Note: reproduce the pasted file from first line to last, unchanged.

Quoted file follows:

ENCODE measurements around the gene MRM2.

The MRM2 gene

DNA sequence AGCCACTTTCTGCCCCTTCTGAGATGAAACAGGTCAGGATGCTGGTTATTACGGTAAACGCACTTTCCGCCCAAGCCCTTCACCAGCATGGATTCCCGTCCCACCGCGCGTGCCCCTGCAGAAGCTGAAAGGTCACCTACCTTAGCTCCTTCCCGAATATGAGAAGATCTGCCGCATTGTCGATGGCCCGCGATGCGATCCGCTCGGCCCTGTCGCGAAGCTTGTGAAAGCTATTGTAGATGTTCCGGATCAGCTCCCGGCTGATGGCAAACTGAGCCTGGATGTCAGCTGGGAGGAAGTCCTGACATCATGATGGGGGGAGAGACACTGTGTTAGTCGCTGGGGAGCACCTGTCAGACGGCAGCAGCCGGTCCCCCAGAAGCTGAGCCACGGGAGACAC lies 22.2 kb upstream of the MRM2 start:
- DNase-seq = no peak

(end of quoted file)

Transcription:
ENCODE measurements around the gene MRM2.

The MRM2 gene

DNA sequence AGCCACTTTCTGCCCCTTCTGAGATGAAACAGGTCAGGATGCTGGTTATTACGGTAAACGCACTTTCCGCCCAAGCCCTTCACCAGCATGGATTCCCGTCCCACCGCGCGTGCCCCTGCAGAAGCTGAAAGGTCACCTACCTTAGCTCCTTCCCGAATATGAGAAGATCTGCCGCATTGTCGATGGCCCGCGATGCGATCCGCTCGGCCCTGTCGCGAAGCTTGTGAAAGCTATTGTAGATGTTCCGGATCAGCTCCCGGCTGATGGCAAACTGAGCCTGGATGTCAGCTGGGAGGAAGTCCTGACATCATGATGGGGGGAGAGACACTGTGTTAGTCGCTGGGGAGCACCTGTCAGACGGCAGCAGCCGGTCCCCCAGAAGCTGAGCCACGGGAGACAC lies 22.2 kb upstream of the MRM2 start:
- DNase-seq = no peak